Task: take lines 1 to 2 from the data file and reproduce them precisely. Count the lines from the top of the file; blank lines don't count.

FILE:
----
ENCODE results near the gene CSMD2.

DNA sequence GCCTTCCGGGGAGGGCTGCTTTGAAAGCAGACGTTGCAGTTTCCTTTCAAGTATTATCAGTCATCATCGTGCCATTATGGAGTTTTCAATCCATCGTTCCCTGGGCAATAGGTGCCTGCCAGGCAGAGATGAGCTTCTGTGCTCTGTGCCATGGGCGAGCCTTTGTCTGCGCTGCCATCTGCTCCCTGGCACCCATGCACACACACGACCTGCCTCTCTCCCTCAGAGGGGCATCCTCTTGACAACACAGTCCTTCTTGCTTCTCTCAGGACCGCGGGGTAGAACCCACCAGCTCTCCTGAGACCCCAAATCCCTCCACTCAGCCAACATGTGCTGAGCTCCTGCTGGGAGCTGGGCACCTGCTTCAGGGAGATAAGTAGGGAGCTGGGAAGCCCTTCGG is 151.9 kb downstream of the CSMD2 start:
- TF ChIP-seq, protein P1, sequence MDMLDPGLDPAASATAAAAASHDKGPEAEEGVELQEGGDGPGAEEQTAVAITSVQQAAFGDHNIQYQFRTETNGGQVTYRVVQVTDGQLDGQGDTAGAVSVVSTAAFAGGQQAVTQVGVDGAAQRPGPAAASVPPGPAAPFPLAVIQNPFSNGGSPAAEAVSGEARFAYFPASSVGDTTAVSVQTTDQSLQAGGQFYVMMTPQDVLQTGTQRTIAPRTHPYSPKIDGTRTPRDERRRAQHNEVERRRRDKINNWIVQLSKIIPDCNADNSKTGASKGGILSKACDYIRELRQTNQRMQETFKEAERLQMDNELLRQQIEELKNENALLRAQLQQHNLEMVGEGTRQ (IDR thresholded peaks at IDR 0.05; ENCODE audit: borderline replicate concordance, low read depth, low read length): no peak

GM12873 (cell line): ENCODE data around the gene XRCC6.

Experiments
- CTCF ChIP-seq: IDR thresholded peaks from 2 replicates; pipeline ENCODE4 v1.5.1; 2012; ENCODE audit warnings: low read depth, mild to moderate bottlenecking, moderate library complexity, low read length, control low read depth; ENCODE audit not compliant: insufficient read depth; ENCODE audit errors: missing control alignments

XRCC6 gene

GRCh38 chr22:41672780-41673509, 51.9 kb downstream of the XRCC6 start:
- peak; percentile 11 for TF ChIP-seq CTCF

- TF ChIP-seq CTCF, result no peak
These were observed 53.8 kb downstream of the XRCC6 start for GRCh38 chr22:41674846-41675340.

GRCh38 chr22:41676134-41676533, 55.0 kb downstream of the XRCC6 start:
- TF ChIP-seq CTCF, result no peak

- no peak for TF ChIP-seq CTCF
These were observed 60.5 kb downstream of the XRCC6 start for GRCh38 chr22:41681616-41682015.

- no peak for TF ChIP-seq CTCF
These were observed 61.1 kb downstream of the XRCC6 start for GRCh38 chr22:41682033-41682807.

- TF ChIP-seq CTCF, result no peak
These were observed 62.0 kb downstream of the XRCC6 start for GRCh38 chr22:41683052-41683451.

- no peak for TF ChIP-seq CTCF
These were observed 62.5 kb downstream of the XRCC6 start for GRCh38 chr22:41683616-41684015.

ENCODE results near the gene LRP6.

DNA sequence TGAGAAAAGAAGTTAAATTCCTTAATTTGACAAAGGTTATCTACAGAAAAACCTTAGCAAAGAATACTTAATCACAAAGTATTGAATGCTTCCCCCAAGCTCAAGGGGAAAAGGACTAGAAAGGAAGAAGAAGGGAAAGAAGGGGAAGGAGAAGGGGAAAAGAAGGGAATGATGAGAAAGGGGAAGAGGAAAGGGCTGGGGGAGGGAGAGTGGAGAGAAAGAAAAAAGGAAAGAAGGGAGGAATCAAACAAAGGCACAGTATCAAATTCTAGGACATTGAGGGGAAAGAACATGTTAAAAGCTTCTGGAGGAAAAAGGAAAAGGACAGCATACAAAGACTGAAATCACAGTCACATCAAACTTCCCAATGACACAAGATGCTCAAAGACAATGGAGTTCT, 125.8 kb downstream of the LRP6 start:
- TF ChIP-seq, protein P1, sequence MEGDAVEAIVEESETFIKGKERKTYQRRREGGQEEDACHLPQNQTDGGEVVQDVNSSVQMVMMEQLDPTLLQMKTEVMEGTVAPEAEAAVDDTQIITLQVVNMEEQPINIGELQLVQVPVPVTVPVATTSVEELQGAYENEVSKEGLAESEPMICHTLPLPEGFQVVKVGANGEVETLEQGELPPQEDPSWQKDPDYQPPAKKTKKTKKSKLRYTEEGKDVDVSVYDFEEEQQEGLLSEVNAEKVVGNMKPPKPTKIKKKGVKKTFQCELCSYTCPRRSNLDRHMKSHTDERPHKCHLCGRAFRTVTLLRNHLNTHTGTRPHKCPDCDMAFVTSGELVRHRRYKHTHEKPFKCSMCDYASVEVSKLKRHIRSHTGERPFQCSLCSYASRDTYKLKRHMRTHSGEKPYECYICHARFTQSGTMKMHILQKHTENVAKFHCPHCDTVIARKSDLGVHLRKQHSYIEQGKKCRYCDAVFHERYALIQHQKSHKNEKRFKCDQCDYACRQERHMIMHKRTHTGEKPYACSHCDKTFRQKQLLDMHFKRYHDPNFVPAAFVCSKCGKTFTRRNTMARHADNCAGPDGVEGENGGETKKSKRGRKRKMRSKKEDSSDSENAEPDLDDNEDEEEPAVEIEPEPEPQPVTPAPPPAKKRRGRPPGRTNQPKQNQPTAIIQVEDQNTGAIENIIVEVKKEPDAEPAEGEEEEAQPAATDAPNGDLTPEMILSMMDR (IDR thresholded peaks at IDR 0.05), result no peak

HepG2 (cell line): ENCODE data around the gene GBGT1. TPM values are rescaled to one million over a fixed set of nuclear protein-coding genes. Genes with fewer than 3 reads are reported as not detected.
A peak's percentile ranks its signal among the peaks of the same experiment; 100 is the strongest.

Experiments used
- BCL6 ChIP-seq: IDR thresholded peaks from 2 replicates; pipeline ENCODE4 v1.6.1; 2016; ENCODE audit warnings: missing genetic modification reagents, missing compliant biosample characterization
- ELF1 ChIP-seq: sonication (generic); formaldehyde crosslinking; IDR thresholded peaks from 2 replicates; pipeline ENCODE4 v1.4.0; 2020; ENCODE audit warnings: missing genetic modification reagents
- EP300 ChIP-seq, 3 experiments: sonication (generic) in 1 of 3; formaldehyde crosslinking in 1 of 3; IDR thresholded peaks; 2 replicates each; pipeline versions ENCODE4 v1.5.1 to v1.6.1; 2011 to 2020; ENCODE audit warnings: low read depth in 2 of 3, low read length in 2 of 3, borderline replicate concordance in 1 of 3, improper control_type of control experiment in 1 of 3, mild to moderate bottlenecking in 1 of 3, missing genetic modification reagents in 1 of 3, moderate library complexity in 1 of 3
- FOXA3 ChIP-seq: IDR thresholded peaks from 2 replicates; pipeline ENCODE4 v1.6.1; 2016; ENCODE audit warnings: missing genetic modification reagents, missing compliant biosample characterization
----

ENCODE results near the gene CSMD2.

DNA sequence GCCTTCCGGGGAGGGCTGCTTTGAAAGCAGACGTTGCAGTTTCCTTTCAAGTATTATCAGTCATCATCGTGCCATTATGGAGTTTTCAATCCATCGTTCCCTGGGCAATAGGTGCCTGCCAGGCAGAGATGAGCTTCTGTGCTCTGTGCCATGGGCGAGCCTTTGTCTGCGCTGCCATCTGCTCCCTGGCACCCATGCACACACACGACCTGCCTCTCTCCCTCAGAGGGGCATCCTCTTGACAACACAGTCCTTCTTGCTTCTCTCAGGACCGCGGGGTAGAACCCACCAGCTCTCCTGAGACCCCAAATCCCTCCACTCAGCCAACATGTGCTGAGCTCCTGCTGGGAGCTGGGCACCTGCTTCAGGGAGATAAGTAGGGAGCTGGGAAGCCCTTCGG is 151.9 kb downstream of the CSMD2 start: